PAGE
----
As I mentioned at the end of yesterday’s post, I believe Bernie Sanders will win the Democratic party’s presidential nomination. I also believe that Donald Trump will win the Republican nomination. That second prediction isn’t much of one given the polls of the last few weeks. So let me add another one: I believe he’s going to have a much larger victory margin than current polls show. I believe each race will feature a massive preference cascade.
What is a preference cascade? The classic example involves totalitarian states – say, the Soviet Union or Iraq circa 2002. Residents in the totalitarian state really, really dislike their government. But the secret police abound, and anybody who doesn’t like the current regime suffers terrible consequences: imprisonment, torture, execution of themselves or their families. Saying you don’t like the current regime carries terrible consequences. If you have half a brain you lie about it, and tell everyone that you love it.
The thing is, your family, friends, and neighbors all hate it, too. But they’re also afraid to tell everyone about it, and for all the same, good reasons that you are. So everyone tells each other that the current regime is wonderful and amazing. Meanwhile, they secretly all hate it. But if you took a poll in the society, it would look like you have 97-99% approval ratings of the current regime (some people are too stupid to live, apparently).
But then a funny thing happens. The regime gets some cracks in it. The government starts collapsing losing its power as the Soviets did in the late 1980s; or the US invades and promises to kill your dictator, as in Iraq in 2003. It’s not quite so dangerous to voice how much you hate the regime anymore. So a few people get a little braver and speak out. Then their family, friends, and neighbors notice that those people didn’t get sent to Siberia, and they get a little braver, too. Then it grows, and grows some more, and eventually nobody’s afraid anymore and everybody’s telling each other how much they hated that evil regime the whole time.
That’s a preference cascade.
I think we will see two of them in this primary season. First, Donald Trump. I keep hearing people say that they don’t understand how he’s doing so well in the polls because they don’t know any Trump supporters. I see it in the news, from the typical left media types who don’t actually know any conservatives. But I also see it in my Facebook feed.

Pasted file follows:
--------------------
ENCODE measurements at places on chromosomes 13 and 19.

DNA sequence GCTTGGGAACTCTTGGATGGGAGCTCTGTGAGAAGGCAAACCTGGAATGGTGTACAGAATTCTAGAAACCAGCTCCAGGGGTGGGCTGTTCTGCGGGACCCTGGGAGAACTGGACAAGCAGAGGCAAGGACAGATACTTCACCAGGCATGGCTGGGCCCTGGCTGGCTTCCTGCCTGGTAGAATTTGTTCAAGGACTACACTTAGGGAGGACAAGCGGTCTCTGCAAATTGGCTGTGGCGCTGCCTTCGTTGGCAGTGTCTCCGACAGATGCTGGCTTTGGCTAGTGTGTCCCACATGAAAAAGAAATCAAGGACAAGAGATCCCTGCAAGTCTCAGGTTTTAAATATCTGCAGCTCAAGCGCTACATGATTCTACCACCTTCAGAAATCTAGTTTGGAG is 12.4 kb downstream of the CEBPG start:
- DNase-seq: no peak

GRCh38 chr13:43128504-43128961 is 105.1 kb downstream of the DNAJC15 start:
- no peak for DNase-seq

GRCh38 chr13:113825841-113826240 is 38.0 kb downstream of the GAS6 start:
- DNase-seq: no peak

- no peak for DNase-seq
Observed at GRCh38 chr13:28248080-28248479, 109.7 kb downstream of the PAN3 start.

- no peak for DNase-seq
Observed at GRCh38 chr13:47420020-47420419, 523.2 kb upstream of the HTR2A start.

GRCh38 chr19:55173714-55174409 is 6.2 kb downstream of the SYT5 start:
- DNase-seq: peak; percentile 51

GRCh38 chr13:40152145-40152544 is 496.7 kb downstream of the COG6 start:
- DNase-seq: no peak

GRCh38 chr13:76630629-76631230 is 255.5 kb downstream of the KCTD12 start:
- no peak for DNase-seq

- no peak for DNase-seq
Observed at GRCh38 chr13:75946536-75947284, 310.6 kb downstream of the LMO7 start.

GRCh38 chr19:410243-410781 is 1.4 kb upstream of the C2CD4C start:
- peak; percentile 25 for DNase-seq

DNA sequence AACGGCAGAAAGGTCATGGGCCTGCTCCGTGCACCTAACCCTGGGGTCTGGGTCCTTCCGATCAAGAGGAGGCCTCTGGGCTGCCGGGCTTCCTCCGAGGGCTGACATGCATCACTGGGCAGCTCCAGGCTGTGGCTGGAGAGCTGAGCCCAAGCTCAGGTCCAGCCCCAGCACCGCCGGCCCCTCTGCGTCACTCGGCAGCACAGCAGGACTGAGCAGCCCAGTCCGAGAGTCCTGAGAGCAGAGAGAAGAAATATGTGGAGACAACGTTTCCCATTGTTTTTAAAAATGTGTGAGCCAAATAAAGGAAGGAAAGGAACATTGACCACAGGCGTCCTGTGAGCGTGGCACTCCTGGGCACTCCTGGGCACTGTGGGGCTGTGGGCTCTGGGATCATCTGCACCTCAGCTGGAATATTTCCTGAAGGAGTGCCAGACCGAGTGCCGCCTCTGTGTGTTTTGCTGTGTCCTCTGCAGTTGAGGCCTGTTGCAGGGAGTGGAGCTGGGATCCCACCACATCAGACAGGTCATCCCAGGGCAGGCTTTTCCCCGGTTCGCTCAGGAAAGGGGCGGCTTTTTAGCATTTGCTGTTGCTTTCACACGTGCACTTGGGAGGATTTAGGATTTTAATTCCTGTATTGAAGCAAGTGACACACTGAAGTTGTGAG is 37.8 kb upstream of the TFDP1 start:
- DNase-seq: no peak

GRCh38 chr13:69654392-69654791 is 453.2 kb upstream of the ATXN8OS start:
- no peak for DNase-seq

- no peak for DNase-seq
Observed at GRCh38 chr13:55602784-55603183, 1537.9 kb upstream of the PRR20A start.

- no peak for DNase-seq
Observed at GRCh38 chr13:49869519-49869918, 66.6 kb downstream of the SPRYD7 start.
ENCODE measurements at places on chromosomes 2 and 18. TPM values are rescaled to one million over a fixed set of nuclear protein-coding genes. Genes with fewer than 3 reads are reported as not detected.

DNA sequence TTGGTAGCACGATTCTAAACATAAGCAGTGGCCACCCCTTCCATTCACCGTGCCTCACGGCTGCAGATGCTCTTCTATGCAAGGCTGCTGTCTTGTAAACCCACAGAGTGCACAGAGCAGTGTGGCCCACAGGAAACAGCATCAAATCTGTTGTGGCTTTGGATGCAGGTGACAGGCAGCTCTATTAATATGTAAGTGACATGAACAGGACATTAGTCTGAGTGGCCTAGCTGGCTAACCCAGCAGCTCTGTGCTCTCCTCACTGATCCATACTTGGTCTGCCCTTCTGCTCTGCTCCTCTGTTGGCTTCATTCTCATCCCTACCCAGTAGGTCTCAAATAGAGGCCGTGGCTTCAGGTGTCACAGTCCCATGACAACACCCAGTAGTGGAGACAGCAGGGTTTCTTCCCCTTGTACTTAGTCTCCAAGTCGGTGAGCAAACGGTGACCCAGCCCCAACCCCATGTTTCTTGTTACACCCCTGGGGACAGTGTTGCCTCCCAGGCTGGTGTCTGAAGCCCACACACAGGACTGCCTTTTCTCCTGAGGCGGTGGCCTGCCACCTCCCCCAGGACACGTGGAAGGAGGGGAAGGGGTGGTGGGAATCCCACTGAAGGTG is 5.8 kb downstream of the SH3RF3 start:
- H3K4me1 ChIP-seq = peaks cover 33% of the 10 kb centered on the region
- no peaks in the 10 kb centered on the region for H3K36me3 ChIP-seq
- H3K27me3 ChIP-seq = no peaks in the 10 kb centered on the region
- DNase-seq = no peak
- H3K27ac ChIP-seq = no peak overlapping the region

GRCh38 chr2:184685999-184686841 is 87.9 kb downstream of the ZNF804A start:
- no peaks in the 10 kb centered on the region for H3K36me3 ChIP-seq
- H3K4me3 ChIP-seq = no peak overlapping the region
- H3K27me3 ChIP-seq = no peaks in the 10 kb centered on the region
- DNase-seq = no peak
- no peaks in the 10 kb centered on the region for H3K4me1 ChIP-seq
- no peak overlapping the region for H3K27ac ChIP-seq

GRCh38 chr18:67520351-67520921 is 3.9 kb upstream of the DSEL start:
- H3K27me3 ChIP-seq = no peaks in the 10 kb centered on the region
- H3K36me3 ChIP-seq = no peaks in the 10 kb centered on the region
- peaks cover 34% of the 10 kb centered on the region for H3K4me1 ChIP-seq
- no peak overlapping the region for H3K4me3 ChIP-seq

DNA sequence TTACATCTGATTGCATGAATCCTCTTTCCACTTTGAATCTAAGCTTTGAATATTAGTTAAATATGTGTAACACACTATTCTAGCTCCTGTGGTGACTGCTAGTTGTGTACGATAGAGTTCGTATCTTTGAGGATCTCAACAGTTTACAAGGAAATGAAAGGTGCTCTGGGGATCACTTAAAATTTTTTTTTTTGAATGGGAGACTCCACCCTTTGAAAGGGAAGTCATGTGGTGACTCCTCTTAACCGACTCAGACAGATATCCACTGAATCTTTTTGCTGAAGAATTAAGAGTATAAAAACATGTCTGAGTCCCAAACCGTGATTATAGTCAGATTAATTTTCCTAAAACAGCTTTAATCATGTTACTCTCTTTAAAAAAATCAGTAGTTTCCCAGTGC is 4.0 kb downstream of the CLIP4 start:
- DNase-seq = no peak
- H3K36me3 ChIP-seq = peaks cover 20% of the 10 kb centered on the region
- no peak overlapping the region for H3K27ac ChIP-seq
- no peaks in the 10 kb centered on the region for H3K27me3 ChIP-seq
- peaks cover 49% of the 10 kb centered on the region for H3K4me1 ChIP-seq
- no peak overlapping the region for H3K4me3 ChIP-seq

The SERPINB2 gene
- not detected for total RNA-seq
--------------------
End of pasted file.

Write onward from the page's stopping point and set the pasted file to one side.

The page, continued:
The thing is… I know a lot of Trump supporters, both personally and online. And I also know that a great many of them are afraid to admit it. I’m pretty confident that once it becomes clear how many others are also Trump supporters, they’re going to start speaking out more. I also think these people are afraid to tell even pollsters about it. They’re not afraid they’ll go to Siberia – they’re just afraid they won’t have any friends anymore. Scott Adams claims that Trump will persuade huge majorities by the end. I think he already has, at least of Republican voters. They’re just afraid to admit it still.
I think Hillary Clinton is in the opposite situation. The Democratic party consists of voters who are strongly feminist. They want to support a female candidate. But even more strongly they want to be seen supporting a female candidate. Hillary’s the only one they’ve got. And this time around, they can’t deflect criticism by supporting a minority candidate, either. It’s her or the old white dude.
Yet Clinton is a lying liar and they know it. She’s one of the most untrustworthy people ever to enter politics. Her politics are cold and calculating, shifting with the wind. Perhaps worst of all, the set of people who actually like her, even among strongly Democratic voters, basically consists of my sister and… my sister.
But Democratic voters are afraid to admit that they aren’t supporting the feminist cause, so they’re telling everyone they’re for her. All the while, her poll numbers keep slipping… and slipping… and slipping. Check out the chart below from the Washington Post. Hillary’s poll numbers are falling faster – and earlier – in 2016 than they did in 2008.
Looking at current poll numbers, Hillary might still pull out the win in Iowa. If she manages it, expect a repeat of 2008: a long, hard fight for the nomination that carries on almost to the end before it becomes mathematically impossible for her to win.
I’m skeptical, though. I think Sanders just might pull it off in Iowa. He’s within spitting distance, and his polls are moving in the right direction (hers aren’t). Centrist democratic voters are afraid of the S-word (socialism). A caucus environment is the perfect one for them to lose that fear, as their friends start standing for Bernie – and their more conservative friends are across town at the Republican caucus, and won’t see them.
If Bernie wins Iowa and New Hampshire, then look for the preference cascade to hit fast. Expect him to get a huge boost heading into the Nevada caucuses – enough to enter that state in a position very similar to where he now finds himself in Iowa. If he pulls that one out, too, then expect Hillary’s support to break, and to break hard.
Trump, meanwhile, will be riding his own preference cascade straight into the Republican nomination.